Once a staple on the bookshelves of middle-class American homes, The Great Books of the Western World originally comprised 54 volumes of readings selected as essential to a liberal education. The series, with its notable exclusion of women and writers of color, fell out of favor with the advent of political correctness and a more inclusive cultural view. Yet, as Matt Burriesci suggests in Dead White Guys, there is still much that can be learned from these white European males. “The Great Books of the Western World are not interested in promoting our illusions, and they do not care about authority,” he writes. “They are neither gentle nor polite. They teach you how to see through illusions, and they demand that you question both yourself and your masters.”
Dead White Guys is at heart a series of letters to Burriesci’s daughter, Violet, written for her to open when she turns 18 in 2028. It began as he cleared his own set of Great Books, acquired years before at a flea market for $50, to make way for the nursery for baby Violet. Taking a break, he picked up volume one and started reading. What he discovered in its pages was timeless, sometimes challenging wisdom that he knew would one day serve his daughter well. The result is 26 lessons about values—from Plato on doing right and wrong to Plutarch on leadership to Marx and Engels on whether capitalism works—that he hopes will allow the future Violet to find her own place in the world.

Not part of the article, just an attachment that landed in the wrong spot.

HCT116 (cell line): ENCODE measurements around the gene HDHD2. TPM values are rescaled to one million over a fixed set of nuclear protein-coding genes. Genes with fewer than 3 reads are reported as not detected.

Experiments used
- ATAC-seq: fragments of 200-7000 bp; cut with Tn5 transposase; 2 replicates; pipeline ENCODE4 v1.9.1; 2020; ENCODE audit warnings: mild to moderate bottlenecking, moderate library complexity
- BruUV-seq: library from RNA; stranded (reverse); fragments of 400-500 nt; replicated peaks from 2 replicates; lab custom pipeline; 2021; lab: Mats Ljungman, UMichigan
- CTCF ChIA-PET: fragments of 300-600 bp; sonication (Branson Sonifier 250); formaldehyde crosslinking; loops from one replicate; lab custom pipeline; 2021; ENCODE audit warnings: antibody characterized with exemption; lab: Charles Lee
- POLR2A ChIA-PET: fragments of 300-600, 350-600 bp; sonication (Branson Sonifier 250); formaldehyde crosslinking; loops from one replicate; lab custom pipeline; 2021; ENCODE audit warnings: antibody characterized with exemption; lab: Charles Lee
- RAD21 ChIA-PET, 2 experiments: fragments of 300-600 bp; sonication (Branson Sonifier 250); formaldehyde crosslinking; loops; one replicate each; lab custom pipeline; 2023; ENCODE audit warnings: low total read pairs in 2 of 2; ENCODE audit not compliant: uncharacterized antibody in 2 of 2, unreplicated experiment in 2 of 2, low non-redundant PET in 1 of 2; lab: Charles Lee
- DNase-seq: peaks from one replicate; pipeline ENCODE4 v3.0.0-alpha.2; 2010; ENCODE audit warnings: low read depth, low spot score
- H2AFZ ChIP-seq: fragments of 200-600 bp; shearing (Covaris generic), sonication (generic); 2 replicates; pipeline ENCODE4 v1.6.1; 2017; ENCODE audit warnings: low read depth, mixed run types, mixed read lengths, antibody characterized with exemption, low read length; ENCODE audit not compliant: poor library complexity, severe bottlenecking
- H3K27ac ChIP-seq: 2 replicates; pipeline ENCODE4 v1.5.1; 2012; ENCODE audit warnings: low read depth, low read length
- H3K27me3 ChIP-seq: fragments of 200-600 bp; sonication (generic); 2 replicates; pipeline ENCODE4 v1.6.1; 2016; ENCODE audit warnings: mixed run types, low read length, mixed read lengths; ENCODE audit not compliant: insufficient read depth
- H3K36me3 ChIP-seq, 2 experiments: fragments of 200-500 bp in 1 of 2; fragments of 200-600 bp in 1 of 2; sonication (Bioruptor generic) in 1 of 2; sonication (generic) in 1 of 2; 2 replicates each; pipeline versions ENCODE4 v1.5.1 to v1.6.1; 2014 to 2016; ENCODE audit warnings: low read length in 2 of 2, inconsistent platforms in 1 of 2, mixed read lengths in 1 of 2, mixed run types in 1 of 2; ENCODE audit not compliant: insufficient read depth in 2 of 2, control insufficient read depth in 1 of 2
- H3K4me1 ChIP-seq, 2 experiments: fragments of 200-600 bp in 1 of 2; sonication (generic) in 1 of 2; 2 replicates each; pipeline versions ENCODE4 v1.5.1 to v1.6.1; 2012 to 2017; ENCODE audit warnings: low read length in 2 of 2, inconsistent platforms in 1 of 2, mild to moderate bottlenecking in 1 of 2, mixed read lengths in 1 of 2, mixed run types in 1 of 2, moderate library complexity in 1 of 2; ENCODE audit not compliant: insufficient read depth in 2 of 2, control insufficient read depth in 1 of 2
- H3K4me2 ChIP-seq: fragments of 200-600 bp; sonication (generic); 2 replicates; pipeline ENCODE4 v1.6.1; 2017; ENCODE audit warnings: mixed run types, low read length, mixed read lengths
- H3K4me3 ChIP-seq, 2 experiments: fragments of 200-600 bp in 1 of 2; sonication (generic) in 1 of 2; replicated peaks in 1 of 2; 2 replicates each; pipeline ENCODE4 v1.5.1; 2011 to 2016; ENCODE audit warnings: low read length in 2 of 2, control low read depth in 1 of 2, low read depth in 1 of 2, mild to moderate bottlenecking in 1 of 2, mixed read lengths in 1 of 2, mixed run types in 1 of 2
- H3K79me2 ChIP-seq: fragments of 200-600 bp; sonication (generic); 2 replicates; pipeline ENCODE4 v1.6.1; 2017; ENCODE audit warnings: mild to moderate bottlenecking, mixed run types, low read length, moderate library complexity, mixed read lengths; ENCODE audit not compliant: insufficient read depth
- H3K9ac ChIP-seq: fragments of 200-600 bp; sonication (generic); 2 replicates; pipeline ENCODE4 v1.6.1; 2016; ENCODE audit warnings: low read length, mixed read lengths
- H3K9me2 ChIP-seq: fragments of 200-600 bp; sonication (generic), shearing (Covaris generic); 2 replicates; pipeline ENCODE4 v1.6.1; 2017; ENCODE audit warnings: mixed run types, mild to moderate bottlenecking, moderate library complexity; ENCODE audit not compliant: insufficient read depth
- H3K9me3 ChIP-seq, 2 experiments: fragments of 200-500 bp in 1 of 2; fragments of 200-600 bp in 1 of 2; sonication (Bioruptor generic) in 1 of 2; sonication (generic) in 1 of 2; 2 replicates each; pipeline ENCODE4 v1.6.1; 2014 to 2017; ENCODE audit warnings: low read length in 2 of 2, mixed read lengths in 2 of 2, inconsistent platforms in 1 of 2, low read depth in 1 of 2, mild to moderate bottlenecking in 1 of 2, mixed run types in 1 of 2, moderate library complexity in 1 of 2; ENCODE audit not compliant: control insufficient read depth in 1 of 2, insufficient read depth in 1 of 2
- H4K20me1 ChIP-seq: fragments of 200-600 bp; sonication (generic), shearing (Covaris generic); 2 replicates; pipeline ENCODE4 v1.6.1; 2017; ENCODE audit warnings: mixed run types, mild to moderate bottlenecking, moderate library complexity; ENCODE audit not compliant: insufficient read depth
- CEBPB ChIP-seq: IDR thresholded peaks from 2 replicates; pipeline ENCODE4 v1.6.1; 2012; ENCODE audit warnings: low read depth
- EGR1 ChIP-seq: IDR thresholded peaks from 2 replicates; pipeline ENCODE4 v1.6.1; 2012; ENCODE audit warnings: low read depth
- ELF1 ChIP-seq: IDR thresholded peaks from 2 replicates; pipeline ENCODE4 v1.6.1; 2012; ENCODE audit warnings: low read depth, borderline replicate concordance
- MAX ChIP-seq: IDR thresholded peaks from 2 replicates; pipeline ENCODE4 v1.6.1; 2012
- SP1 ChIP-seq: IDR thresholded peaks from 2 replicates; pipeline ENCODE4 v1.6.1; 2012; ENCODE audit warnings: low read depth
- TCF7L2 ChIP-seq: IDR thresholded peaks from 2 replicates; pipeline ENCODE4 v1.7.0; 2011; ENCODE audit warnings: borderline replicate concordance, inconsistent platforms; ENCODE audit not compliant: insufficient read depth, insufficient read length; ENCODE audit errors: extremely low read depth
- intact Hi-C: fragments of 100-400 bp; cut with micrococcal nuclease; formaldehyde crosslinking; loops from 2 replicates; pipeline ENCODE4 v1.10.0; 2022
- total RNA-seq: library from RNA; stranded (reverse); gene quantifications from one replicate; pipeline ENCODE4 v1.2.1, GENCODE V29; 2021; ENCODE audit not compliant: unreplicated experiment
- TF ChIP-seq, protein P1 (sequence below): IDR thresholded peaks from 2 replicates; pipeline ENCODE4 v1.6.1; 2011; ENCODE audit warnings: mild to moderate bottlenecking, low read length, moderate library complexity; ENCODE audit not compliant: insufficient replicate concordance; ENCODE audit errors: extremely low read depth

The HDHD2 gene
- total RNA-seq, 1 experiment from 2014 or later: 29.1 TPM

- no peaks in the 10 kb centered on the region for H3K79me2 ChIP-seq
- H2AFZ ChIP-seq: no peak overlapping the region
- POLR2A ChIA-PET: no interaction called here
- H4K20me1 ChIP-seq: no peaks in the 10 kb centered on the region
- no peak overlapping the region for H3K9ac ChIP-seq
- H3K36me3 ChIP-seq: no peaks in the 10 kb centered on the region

Each letter begins with Burriesci sharing some personal history or truth with Violet—tales of his own misguided ambitions, career failures and youthful indiscretions, as well as happy memories of his own childhood in a gentler, vanishing time. These thoughts then spur a visit to one of the seminal Great Books texts, distilling key points to their fundamentals. Far from stuffy or academic, Burriesci’s brief essays are often witty, iconoclastic and disarmingly frank (he does not shy away from calling Aristotle a racist, for instance, or from musing about the Founding Fathers, “What idiot would pick a fight with the British Empire?”).
Burriesci’s reading tour skews toward the ancients (the book is nearly half done before he gets to St. Augustine), with Plato, Aristotle, Plutarch and Montaigne getting the lion’s share of consideration. Shakespeare is represented singly by Hamlet, and, by necessity, there are many other omissions: Thomas Aquinas, Chaucer, Dante, Cervantes, Kant and Freud, among them. Indeed, with the exception of Hamlet, the book steers away from fiction and drama entirely, focusing instead on philosophical and political works.
Still, these are Burriesci’s letters to his own daughter, so he gets to choose whatever dead white guys he finds most germane to the lessons he hopes to impart. The point, after all, is for Violet, and each of us, to find our own way through the great books and through life.